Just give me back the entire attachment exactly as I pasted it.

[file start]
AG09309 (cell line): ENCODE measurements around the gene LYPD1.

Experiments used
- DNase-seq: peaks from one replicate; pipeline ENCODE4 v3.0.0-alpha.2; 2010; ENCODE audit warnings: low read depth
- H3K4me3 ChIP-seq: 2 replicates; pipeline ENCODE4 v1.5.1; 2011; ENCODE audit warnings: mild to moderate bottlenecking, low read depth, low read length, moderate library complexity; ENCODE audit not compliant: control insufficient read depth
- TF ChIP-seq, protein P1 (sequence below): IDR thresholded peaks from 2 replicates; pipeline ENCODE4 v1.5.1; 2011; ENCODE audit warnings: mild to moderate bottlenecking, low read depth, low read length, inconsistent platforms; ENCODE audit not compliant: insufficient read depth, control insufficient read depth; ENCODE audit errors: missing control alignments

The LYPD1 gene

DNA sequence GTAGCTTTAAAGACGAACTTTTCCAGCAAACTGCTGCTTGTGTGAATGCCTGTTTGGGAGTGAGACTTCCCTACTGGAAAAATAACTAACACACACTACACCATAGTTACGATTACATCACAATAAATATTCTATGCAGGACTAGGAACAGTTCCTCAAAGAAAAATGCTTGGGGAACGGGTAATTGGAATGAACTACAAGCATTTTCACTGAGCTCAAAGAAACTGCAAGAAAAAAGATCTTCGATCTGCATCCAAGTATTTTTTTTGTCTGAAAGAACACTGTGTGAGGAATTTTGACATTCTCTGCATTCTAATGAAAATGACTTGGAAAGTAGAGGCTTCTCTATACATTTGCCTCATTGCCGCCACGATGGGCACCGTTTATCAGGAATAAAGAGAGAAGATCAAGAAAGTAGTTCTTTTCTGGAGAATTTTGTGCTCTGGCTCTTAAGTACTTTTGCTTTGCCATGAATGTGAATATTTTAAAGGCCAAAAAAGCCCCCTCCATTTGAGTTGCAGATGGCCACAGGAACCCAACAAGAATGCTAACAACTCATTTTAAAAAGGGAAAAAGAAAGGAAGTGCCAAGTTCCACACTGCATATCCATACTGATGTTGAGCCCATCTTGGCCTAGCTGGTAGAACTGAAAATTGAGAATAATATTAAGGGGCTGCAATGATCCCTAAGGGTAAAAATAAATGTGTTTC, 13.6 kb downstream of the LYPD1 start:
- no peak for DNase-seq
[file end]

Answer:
AG09309 (cell line): ENCODE measurements around the gene LYPD1.

Experiments used
- DNase-seq: peaks from one replicate; pipeline ENCODE4 v3.0.0-alpha.2; 2010; ENCODE audit warnings: low read depth
- H3K4me3 ChIP-seq: 2 replicates; pipeline ENCODE4 v1.5.1; 2011; ENCODE audit warnings: mild to moderate bottlenecking, low read depth, low read length, moderate library complexity; ENCODE audit not compliant: control insufficient read depth
- TF ChIP-seq, protein P1 (sequence below): IDR thresholded peaks from 2 replicates; pipeline ENCODE4 v1.5.1; 2011; ENCODE audit warnings: mild to moderate bottlenecking, low read depth, low read length, inconsistent platforms; ENCODE audit not compliant: insufficient read depth, control insufficient read depth; ENCODE audit errors: missing control alignments

The LYPD1 gene

DNA sequence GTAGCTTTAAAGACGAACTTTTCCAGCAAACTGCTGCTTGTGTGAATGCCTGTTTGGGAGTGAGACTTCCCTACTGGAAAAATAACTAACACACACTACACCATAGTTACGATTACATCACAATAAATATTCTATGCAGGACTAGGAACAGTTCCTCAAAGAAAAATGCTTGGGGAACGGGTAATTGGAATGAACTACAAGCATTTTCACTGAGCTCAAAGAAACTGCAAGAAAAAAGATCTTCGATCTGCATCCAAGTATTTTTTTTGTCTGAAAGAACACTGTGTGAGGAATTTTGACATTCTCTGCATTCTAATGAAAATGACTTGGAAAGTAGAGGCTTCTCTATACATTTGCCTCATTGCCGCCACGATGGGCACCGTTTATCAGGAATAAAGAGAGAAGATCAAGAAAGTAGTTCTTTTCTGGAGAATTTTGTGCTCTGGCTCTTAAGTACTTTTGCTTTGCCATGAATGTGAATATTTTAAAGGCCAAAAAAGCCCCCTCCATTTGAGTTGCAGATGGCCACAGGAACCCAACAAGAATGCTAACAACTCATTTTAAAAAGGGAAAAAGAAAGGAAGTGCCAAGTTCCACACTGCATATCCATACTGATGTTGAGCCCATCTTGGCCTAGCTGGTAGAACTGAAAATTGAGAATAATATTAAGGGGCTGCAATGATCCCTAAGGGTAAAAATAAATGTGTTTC, 13.6 kb downstream of the LYPD1 start:
- no peak for DNase-seq